UK telecoms regulator Ofcom has issued a consultation relating to its planned auction of spectrum in the 2.3GHz and 3.4GHz bands. A total of 190MHz worth of spectrum will go under the hammer, broken down as: 40MHz in the 2.3GHz band (2350MHz-2390MHz), and 150MHz in the 3.4GHz band (3410MHz-3480MHz, 3500MHz-3580MHz). Given the technical characteristics of the bands in question, Ofcom says it is better suited for adding capacity, and is not an effective means of extending existing levels of mobile coverage. As such, coverage-based stipulations are more likely to come back into play in 2018/19, when the regulator seeks to auction the 700MHz band.
Ofcom reports that of the total amount of mobile spectrum that is currently useable, BT (and its wholly owned subsidiary EE) holds 45%; Vodafone has 28%; O2 holds 15%; and H3G, 12%. Given its dominant holding, BT/EE will be prohibited from participating in the auction for 2.3GHz frequencies. The regulator, however, is less concerned with the planned distribution of the 3.4GHz band, as it is not immediately usable. Ofcom expects that the band may come into play as cellcos approach the 5G era, and ‘specifying limitations on spectrum holdings at this point might constrain an operator’s ability to innovate’. In a related move, Ofcom says that it plans to set the cap on immediately useable spectrum at 255MHz, which represents 42% of such spectrum and is at the level of BT/EE’s current mobile spectrum holdings. This cap will prevent a worsening of the current extent of asymmetry in terms of immediately useable spectrum.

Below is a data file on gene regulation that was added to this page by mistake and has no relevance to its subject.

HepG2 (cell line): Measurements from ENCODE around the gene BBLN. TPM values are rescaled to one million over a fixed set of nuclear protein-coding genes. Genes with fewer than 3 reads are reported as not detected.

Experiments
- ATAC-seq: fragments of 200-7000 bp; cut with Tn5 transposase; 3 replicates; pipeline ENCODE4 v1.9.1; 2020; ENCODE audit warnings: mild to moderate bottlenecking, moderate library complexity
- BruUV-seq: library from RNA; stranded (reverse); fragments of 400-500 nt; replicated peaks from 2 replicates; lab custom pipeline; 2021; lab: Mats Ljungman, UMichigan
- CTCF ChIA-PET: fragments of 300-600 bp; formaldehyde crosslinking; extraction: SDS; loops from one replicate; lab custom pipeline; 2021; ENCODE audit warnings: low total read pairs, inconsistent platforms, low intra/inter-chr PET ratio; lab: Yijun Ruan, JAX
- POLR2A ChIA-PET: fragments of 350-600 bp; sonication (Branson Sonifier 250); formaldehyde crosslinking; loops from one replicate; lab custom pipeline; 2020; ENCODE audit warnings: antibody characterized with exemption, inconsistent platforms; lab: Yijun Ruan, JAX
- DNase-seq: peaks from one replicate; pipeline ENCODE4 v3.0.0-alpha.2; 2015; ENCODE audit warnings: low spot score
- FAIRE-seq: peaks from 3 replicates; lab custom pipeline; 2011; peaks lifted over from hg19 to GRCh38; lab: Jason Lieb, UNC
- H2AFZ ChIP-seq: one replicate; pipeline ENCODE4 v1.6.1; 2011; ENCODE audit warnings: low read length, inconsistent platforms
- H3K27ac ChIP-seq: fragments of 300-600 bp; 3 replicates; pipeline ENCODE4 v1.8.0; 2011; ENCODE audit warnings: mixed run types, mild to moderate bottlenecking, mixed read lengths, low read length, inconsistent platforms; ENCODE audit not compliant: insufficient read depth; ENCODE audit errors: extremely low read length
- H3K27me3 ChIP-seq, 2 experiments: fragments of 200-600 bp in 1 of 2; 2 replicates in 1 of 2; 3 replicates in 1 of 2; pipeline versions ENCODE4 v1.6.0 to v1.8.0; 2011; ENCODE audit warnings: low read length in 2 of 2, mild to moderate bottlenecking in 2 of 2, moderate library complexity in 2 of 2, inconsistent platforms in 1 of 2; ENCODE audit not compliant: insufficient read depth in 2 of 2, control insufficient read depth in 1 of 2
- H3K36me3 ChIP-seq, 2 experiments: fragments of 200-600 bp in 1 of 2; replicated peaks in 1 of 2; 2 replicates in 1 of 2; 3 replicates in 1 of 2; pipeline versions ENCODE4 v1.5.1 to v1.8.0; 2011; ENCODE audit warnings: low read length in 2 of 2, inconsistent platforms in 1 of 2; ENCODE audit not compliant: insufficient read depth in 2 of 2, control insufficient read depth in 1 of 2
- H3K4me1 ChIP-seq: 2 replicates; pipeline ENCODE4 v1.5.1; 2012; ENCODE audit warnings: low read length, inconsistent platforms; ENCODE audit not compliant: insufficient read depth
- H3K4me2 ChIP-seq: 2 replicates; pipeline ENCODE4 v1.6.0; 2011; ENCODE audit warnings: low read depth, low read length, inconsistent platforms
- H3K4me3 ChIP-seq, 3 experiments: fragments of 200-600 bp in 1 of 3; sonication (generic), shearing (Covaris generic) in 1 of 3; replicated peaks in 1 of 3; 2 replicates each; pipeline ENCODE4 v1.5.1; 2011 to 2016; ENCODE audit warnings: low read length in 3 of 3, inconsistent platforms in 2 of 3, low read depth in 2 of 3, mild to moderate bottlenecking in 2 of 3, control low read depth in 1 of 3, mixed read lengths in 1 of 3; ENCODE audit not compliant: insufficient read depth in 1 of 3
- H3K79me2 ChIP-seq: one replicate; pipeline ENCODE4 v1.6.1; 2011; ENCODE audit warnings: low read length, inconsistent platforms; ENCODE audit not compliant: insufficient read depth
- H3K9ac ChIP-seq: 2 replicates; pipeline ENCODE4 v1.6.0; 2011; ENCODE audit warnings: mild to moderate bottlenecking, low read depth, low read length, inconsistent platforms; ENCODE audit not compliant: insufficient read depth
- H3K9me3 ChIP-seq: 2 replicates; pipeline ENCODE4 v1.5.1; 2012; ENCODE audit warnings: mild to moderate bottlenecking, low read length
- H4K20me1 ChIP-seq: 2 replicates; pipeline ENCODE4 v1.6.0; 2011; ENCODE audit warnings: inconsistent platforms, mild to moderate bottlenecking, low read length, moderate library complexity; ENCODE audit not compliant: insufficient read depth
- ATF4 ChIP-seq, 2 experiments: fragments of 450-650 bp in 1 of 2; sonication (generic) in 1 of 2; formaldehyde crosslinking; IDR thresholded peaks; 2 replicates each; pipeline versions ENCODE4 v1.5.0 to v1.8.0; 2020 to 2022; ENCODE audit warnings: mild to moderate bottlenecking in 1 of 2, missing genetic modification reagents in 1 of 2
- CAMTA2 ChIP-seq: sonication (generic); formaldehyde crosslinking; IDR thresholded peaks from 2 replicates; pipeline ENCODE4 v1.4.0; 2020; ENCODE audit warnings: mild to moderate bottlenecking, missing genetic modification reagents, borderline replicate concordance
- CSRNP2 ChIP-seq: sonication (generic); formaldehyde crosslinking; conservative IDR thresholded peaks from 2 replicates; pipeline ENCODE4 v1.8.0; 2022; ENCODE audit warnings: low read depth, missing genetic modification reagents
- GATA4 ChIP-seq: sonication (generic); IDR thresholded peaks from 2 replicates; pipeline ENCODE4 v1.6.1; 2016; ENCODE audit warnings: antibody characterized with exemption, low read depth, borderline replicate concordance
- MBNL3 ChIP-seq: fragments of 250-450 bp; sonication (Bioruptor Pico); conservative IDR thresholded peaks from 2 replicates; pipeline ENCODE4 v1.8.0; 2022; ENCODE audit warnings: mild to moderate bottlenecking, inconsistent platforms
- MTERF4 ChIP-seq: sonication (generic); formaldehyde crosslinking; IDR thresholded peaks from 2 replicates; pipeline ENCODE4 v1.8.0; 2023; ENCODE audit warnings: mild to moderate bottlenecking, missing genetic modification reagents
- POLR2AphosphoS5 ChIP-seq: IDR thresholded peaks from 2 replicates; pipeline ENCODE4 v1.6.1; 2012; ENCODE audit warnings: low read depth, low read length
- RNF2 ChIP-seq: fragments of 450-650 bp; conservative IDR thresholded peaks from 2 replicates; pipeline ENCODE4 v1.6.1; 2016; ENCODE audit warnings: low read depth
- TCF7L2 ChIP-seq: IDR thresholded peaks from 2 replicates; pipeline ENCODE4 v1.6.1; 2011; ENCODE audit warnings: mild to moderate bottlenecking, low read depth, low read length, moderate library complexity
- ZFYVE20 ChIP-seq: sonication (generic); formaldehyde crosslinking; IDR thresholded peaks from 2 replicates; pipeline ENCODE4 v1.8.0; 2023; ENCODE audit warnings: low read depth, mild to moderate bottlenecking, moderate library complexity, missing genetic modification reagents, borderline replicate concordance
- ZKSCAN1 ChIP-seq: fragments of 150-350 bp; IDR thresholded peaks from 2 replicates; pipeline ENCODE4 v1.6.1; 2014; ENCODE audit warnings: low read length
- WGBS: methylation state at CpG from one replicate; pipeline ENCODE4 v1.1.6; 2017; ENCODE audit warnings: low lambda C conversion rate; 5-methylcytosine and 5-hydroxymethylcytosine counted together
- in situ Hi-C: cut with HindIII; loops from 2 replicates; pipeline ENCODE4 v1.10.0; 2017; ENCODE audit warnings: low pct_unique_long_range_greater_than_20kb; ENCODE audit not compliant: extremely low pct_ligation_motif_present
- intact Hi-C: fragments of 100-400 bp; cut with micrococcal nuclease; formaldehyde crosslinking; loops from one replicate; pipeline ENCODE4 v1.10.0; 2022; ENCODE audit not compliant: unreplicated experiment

The 2.3GHz spectrum will be made available in England, Scotland and Wales, but not in Northern Ireland, while the 3.4GHz spectrum will be made available throughout the whole of the UK. If UK Broadband chooses to participate in the auction and to apply for a replacement licence, the frequencies making up its current holding will change to enable all users of the 3.4GHz band to have contiguous spectrum holdings.
The consultation is open to submissions until 30 January 2017.